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New Study Finally Reveals Marijuana’s Long Term Effects On The Brain. Wow!

The age of Reefer Madness may still be upon us. That’s right, weed is still looking like the bad guy, despite all the moves towards legalization.  Which is weird, seeing as alcohol still kills more people every year than weed does.  It is legit to question the potential effects of a drug, however, seeing as we’re making it more and more available to the every day consumer.

Instead of bickering over all this, however, we can finally turn to some real science.  Over at the University of Texas, they decided to run an experiment to check out the long-term effects of marijuana use on the brain.  Which resulted in a few interesting facts…

According to the research, people who use do not have a decrease in their IQ, and might actually be fending off Alzheimer’s.  If users are starting earlier, they’re actually setting their brain up right—apparently, weed can lead to a greater connectivity in brain cells, and a stronger “structural” capacity.  The more you use, the more that connectivity increases.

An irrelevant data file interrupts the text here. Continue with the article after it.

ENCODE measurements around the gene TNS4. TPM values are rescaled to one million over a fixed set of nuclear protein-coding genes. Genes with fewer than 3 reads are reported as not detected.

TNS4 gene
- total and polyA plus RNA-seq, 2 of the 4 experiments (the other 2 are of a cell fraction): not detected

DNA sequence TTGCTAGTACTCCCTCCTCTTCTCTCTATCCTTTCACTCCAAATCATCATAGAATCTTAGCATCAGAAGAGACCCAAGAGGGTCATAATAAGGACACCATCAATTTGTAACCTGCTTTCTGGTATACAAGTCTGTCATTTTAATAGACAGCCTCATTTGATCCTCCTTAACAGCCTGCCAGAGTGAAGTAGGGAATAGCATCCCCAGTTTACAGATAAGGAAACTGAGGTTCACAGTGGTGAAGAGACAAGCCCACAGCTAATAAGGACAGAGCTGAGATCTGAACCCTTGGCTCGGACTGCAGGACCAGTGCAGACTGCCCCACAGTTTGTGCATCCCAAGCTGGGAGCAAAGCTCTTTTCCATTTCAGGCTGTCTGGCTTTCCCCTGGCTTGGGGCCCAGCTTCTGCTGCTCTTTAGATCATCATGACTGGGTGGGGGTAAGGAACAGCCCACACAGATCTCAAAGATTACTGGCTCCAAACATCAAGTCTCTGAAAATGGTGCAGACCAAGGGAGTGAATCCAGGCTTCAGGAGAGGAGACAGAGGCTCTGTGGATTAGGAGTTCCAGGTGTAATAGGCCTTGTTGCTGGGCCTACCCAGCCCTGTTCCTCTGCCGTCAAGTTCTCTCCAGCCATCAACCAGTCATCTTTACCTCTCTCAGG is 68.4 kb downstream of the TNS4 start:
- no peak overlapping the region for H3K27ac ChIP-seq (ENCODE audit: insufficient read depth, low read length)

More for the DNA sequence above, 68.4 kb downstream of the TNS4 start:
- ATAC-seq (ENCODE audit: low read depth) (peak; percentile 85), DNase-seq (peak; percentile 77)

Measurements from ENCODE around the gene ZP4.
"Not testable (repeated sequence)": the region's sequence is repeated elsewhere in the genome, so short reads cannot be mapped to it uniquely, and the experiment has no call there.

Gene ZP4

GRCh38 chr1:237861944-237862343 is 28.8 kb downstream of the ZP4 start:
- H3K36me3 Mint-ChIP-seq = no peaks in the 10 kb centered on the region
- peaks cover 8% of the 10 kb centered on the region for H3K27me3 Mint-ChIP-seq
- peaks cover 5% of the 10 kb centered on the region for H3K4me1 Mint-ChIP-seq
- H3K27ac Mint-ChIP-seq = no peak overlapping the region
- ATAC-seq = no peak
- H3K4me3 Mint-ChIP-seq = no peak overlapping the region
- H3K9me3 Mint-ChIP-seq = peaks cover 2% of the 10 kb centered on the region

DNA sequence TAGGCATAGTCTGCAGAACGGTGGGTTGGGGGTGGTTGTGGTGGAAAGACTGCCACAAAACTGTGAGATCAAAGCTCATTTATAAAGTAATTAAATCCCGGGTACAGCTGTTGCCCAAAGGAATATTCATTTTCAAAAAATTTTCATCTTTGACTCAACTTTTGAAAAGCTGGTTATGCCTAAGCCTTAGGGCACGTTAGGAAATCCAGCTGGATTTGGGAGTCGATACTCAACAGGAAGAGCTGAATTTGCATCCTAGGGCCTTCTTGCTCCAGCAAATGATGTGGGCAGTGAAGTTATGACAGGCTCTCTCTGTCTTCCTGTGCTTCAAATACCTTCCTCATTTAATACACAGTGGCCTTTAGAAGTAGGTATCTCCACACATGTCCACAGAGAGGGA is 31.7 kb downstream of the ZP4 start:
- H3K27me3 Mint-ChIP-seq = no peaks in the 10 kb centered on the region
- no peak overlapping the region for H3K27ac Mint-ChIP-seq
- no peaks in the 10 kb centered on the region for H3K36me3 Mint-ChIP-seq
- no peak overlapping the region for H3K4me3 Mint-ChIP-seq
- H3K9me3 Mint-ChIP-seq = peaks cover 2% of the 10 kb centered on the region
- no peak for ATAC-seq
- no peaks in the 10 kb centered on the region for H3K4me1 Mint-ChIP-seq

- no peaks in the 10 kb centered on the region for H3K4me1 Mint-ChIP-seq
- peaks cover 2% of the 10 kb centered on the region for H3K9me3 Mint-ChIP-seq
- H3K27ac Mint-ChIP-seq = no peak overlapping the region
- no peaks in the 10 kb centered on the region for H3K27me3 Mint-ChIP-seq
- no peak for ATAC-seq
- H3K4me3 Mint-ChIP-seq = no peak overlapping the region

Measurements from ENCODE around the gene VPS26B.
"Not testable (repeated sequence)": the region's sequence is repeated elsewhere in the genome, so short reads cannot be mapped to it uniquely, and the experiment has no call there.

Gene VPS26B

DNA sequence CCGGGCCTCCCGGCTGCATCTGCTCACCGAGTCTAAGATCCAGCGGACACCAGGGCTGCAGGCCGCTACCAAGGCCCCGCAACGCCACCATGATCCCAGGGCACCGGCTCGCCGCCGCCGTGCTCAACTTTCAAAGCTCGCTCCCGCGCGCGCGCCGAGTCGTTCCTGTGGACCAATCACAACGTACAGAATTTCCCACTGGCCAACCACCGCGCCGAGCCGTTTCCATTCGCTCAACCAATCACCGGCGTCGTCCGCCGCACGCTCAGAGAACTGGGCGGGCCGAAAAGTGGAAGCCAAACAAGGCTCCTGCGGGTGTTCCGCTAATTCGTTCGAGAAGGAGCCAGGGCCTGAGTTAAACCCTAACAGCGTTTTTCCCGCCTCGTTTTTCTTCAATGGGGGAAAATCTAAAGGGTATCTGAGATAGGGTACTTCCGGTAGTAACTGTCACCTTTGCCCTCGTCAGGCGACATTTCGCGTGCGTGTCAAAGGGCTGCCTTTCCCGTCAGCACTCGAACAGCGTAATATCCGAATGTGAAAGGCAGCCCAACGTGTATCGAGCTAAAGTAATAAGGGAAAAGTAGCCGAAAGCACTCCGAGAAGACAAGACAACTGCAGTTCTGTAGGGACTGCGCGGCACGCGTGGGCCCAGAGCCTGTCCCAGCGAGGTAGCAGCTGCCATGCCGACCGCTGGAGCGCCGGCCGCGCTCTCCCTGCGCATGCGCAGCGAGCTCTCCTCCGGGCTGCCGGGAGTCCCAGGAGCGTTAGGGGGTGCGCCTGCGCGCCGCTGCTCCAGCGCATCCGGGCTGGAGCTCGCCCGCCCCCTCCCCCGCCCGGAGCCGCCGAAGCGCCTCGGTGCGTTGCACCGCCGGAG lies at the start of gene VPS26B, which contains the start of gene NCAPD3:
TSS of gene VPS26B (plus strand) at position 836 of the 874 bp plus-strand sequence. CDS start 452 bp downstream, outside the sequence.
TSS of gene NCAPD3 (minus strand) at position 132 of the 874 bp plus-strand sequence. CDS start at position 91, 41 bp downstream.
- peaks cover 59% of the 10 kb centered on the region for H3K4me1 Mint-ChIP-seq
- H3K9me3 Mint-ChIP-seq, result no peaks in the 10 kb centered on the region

These are pretty amazing results, but will need to be confirmed with a larger body of participants.  Only drawing from 100, the U of Texas study isn’t conclusive by any means.  There wasn’t any clear connection between the differences registered in the brain and marijuana use–it could simply be an association.  There was a reduction in gray matter, however, especially in the orbitofrontalcortex, which is the region associated with addiction.  Again, however, no clear line is being connected in the study.

One follow up study that was released by the Journal of Neuroscience, found that there was no real difference in brain structure between those who used weed and those who didn’t.  This does kind of pull the rug out from under the other study, but again, the results were’t conclusive.

Researchers will probably continue to seek out answers the more that weed is decriminalized.  Whether or not it grows cells, it seems that marijuana may just be suffering from a mean case of memory hangover—we still remember what our parents taught us about weed, and none of it was good.  But when did we start listening to our parents about what we should be doing?  Perhaps if we give science a bigger chance, we’ll be able to give the proverbial ol’ middle finger to those who have said we were killing our brain cells with that joint.

 

Source: HealthyInformator

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